Two satisfaction reports show two sides of long-term care
The reason is two differing takes on the topic. While guest columnist Lisa Scott Lehman said that satisfaction among residents has fallen in certain areas (see here), a My InnerView survey (click here) has concluded that resident satisfaction has never been better—at least since it began tracking the issue in 2005.
It turns out, however, upon closer inspection of the stories, that the two assessments of resident satisfaction in long-term care are not so far apart.
“I don’t think we’re on a different page with My InnerView,” Lehman, a managing partner at Holleran, an independent research firm specializing in long-term care, told me. “Satisfaction with the community’s ability to fund that resident’s care has gone down as the economy has gone down.”
As Lehman says in her column, resident satisfaction declined—but only when residents were asked about their financial stability. The national average fell slightly among residents when asked to rate the community’s ability to serve them in the event their funds are depleted. Residents also are less comfortable with their financial situation compared with a year ago. That makes sense, given how the downturn has affected people’s 401Ks, right?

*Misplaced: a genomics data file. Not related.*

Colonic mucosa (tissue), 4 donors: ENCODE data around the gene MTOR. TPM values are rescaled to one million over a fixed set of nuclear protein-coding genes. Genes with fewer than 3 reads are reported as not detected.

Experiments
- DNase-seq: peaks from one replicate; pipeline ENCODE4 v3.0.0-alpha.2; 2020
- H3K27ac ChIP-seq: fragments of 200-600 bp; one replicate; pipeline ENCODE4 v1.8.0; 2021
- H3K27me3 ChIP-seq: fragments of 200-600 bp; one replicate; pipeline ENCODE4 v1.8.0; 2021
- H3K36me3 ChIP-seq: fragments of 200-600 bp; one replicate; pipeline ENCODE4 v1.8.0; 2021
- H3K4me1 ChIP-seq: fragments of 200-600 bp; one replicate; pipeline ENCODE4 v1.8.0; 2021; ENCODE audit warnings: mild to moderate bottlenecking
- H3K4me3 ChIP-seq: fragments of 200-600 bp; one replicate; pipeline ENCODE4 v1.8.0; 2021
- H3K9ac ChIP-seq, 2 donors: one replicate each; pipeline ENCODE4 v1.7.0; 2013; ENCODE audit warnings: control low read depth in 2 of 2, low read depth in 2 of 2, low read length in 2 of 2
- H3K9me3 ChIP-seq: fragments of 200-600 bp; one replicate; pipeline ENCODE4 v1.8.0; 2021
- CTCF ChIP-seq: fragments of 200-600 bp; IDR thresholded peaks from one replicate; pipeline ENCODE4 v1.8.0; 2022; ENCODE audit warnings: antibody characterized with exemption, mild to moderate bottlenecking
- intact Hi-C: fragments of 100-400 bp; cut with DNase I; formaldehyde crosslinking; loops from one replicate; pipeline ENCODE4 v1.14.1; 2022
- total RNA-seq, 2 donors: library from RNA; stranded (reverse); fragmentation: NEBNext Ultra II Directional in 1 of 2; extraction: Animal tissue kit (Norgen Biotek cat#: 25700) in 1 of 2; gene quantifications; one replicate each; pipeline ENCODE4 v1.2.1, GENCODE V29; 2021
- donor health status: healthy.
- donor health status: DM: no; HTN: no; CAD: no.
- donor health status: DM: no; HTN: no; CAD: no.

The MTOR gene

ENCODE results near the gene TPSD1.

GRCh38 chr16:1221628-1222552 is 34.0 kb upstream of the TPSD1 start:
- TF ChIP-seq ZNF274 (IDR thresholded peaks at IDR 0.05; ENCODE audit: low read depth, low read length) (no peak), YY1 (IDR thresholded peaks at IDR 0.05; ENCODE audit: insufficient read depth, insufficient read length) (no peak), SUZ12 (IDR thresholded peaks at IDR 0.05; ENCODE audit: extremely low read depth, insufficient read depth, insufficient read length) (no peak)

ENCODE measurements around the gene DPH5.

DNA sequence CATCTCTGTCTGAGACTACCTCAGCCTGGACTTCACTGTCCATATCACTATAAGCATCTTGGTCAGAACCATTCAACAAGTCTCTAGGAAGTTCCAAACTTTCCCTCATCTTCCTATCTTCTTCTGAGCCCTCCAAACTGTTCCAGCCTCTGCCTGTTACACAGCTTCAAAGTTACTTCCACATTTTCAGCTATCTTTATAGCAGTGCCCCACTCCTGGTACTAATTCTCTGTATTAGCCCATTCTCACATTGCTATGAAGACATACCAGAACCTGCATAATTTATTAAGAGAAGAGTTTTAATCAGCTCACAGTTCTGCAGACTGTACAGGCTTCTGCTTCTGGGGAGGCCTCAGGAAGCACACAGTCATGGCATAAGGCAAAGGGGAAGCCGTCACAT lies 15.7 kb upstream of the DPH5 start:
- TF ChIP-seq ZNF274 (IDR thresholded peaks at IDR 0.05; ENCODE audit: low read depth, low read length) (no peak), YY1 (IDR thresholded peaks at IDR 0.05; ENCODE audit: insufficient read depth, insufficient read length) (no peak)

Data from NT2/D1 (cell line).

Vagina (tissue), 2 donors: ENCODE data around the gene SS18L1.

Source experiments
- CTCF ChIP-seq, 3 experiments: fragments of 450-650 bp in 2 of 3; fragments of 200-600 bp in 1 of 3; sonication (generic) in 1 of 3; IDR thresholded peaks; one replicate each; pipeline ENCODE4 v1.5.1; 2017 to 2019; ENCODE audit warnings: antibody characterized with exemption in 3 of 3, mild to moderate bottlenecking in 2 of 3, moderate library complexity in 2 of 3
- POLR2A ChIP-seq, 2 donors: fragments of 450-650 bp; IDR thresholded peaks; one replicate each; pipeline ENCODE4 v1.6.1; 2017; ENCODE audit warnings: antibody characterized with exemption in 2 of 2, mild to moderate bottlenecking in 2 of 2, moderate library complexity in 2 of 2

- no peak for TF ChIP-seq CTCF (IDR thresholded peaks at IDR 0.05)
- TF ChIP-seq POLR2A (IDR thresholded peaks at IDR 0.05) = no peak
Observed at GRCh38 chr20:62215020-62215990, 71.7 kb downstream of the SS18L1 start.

The real question on people’s minds—whether residents like their community—has stayed more or less the same compared with last year, Lehman said in her column.
Apples to oranges
Still, the survey snapshots are different. Holleran’s database, upon which she draws her conclusions, is composed of about 500 primarily continuing care retirement communities. Meanwhile, My InnerView compiled resident satisfaction information on feedback from residents in 5,075 nursing facilities.
Also, Holleran’s database is comprised of mostly not-for-profit facilities. My InnerView’s database leans more heavily toward the for-profit.
Apples to apples comparisons? Not really. As Brad Shiverick, vice president of My InnerView, noted, the populations of nursing facilities and independent living communities (a component of CCRCs) are vastly different. Nursing facility residents rely largely on government funding for skilled nursing care. CCRCs, with their assisted and independent living components, are based on more of a hospitality model.
So, two different reports, two vastly different populations.
But as the results indicate, all roads seem to lead to happy customers. Both sets of data show that long-term care residents—be they skilled nursing, assisted living or independent living—are, by and large, satisfied with where they live. And that, we can all agree, is something to be satisfied about.